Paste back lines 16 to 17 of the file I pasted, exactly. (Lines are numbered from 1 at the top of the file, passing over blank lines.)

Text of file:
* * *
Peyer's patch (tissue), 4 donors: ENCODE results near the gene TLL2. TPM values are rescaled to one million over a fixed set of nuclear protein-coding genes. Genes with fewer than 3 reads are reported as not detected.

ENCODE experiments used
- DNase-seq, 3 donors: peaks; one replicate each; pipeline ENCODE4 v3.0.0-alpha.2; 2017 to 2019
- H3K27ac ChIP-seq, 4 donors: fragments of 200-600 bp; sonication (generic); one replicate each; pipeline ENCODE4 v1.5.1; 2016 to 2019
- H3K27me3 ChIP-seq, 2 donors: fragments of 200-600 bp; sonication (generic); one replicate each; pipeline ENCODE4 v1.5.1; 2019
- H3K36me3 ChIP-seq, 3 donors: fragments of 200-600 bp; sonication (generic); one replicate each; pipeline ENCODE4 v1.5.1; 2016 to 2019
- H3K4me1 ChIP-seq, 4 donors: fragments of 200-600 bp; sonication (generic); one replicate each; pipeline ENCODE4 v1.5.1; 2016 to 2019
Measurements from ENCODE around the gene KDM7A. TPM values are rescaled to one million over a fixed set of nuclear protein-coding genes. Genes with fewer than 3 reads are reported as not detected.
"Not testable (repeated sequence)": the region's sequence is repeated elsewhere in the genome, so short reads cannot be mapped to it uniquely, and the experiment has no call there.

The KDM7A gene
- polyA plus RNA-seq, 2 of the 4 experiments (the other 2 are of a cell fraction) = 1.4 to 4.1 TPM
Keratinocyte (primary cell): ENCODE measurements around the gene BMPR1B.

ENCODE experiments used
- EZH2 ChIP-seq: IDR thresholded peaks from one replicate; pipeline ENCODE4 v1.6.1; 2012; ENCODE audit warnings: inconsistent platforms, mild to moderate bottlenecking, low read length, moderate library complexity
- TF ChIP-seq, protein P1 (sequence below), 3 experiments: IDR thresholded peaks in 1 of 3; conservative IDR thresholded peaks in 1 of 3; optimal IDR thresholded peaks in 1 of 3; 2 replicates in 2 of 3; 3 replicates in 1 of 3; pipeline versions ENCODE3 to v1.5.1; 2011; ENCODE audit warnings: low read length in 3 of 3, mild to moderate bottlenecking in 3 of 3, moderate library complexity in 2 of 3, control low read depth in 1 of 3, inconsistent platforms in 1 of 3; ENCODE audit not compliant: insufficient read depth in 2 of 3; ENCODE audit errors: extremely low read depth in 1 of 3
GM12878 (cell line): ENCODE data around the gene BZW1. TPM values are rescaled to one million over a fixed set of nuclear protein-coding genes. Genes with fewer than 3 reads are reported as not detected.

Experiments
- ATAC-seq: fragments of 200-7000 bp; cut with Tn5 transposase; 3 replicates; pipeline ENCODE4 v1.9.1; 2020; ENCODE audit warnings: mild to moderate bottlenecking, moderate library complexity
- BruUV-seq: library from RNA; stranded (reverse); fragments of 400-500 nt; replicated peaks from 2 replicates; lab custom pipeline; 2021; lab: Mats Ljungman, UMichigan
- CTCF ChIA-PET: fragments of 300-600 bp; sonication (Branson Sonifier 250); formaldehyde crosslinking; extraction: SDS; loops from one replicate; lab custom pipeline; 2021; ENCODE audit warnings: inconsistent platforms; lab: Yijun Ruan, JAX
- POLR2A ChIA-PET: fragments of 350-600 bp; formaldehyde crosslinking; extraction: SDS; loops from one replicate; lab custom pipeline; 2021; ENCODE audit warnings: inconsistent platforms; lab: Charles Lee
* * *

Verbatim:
GM12878 (cell line): ENCODE data around the gene BZW1. TPM values are rescaled to one million over a fixed set of nuclear protein-coding genes. Genes with fewer than 3 reads are reported as not detected.

Experiments